click to enlarge Boys will be men
Photos courtesy of The Outlet
College for kids – cooking, woodworking.

After working together informally, The Outlet and Springfield School District 186 now have a more intentional, strategic partnership, initially made possible through federal funding targeted at academic recovery and students who had learning challenges during COVID. Douglas School is an alternative school serving middle and high school students who have struggled in a traditional classroom setting. The Outlet is providing two dedicated success coaches onsite at Douglas School. The Outlet provides mentoring, wraparound services for students and opportunities to participate in The Outlet's extensive programming outside of school. Jennifer Gill is Superintendent of Schools for District 186. She says the school district's work with trauma is well-aligned with the mission of The Outlet. "The Outlet provides much more than a place for boys to hang out; it helps them see themselves as successful members of the community," said Gill. She is committed to a long-term partnership. "We are holding the door open and can widen it quite a bit," said Gill.

Students at Douglas School have had the opportunity to participate in The Outlet's career development programs and trips outside of Springfield. For several years The Outlet has taken boys on trips to Memphis and Atlanta to see civil rights sites and visit Historically Black Colleges and Universities. At one time, Phelon lived 1½ hours south of Selma, Alabama, but he says they never talked about Selma's role in the civil rights movement in school. Many of The Outlet's boys have never been outside of Springfield or the state. Phelon understands how important it is to broaden their horizons and give the boys the opportunity to travel and visit places of importance to civil rights history. Phelon has seen the boys' eyes light up by having these enriching experiences, and the trips help build community among the boys.

Learning to serve

The Outlet also engages its young men in service, through sock drives, food drives, serving Thanksgiving dinners and other ways of giving back to the community. Michael and Rikeesha's two children have been active participants in The Outlet. "The only way to teach our kids to give back and be servants is to have them see this in action," says Phelon. They've been at all The Outlet's events to help out since they were young. Phelon encourages mentors to bring their own kids to events. "This is how we develop the next generation of leaders," says Phelon.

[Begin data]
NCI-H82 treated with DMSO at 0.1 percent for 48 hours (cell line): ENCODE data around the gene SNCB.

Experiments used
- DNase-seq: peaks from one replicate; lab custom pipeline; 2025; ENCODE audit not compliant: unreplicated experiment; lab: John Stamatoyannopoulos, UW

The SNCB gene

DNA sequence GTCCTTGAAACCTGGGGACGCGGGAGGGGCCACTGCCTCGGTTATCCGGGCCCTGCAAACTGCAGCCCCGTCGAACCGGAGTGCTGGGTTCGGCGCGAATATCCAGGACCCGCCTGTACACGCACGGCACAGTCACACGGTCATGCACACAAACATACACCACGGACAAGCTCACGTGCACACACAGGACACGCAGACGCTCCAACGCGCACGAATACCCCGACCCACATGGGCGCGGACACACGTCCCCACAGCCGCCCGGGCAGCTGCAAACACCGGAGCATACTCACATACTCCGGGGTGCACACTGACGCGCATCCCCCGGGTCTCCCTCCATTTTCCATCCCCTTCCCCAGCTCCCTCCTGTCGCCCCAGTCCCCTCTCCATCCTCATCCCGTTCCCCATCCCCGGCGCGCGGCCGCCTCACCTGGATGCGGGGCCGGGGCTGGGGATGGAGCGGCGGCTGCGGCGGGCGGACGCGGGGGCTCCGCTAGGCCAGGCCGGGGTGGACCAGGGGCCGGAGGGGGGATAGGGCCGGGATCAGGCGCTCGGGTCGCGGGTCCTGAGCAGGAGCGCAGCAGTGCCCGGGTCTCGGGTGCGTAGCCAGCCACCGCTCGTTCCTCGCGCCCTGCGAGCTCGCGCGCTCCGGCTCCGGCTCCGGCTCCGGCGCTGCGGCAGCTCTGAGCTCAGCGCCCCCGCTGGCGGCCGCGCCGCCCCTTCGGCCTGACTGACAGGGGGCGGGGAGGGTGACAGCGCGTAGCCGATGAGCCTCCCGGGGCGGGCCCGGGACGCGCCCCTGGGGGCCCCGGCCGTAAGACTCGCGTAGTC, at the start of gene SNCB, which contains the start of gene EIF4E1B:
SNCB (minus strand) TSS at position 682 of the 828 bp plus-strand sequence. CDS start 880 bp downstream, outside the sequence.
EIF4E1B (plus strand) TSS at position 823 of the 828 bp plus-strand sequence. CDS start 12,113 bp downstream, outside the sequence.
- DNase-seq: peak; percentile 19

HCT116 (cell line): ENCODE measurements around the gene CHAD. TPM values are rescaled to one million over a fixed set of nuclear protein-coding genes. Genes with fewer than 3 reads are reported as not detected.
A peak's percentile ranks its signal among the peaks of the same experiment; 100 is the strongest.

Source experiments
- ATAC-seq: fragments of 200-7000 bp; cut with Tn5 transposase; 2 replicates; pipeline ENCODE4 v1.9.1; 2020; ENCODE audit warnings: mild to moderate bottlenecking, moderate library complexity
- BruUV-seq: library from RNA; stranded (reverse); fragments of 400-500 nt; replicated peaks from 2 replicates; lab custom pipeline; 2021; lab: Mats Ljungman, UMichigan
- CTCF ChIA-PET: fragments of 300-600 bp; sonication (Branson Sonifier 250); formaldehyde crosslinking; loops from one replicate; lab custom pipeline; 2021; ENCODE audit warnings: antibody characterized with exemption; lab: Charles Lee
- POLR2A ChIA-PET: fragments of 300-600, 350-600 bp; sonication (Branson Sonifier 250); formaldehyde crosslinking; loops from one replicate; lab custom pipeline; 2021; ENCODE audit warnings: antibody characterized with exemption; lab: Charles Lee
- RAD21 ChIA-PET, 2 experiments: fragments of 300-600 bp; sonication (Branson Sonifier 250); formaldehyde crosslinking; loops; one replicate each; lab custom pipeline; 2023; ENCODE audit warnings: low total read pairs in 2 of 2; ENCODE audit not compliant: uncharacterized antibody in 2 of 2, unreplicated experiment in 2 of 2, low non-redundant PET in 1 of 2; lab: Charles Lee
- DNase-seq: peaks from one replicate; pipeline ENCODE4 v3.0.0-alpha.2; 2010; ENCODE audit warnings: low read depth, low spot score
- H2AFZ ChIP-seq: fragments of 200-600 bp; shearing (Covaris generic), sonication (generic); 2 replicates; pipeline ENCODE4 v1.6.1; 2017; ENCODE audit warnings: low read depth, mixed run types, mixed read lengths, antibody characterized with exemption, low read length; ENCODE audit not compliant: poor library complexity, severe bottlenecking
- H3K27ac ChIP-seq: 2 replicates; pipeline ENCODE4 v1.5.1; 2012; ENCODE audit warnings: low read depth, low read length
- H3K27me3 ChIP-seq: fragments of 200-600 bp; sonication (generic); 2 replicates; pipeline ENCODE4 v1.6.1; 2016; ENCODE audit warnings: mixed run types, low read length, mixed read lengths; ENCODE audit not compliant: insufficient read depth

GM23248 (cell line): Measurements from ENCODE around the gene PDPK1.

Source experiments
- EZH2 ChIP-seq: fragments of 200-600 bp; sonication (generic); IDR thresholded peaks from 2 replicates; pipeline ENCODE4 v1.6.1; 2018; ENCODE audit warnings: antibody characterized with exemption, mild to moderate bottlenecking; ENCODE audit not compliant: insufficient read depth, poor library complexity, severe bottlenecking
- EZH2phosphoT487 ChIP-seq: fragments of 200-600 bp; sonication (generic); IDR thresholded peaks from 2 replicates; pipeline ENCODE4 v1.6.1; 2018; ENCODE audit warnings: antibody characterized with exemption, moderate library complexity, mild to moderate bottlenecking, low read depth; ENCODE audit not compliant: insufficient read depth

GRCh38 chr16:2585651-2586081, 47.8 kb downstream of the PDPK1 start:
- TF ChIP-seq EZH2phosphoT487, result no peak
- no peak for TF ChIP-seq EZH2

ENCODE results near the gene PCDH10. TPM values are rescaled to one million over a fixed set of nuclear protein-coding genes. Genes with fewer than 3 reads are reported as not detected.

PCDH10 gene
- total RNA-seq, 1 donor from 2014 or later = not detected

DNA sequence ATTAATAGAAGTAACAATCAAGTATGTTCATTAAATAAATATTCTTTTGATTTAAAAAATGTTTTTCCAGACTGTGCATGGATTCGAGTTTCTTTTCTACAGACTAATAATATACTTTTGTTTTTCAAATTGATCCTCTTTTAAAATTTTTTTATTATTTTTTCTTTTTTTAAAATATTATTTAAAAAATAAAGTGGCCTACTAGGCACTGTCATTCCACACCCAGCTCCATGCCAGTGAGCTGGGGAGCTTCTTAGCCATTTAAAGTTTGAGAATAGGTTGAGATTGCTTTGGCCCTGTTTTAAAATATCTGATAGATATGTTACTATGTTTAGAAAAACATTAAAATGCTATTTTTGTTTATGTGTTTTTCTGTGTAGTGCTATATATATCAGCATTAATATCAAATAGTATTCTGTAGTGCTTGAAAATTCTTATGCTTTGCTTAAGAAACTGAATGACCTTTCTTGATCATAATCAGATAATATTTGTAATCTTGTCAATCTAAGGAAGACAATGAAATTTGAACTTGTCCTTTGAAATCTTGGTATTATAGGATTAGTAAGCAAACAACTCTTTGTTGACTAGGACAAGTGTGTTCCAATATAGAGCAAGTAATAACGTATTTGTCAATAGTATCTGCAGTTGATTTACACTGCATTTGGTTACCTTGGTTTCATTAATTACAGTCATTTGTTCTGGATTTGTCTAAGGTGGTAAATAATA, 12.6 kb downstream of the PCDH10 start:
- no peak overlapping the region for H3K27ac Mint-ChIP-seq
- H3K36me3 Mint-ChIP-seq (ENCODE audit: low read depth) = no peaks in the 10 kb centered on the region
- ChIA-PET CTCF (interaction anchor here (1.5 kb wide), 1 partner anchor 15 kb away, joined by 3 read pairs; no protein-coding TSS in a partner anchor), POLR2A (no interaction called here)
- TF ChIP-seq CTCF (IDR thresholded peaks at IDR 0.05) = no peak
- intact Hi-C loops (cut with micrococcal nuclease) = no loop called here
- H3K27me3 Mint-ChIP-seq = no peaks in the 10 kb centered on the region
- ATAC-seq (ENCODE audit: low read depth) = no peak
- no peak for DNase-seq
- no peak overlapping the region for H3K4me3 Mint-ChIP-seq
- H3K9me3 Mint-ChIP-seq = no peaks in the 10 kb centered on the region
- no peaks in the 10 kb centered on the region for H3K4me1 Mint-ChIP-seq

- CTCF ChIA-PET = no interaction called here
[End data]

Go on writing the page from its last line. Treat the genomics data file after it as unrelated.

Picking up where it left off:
Dreaming big

When asked what surprises him the most, Phelon responds that he didn't think they would be here in this expansive space. He's more used to being in a basement, more underground. "Wow! We are leaving a mom-and-pop organization and becoming a full-fledged agency," says Phelon. He has big dreams. He would love for The Outlet to have a presence in every ward in Springfield and to go statewide, with its "forever home" as home base. He wants to have a greater presence in Decatur and beyond and believes the Outlet's model can be duplicated easily.

Some ask if Phelon will expand beyond serving young males. He says there is no lack of boys that need their services, and focusing on young boys and young men is their sweet spot. Phelon gets emotional when he talks about the people he serves and the vast campus they now occupy. "I've cried every day I've been here," says Phelon. "Mr. Mike, is this all ours?" the boys ask him. "Yes," he tells them. This evidence of community investment is inspirational to the boys. Phelon emphasizes that "ours" also means the facility belongs to the entire community. Phelon believes The Outlet in its new forever home will be transformational for the Springfield community, helping build the next generation of adults and community leaders. He invites others to share in the vision and dream big. – Karen Witter

About The Author

Karen Ackerman Witter

Karen Ackerman Witter started freelance writing after a 35-year career in state government holding various senior leadership positions. Prior to retiring she was associate director of the Illinois State Museum for 14 years. She is the past president of the Kidzeum Board of Directors and is an active volunteer...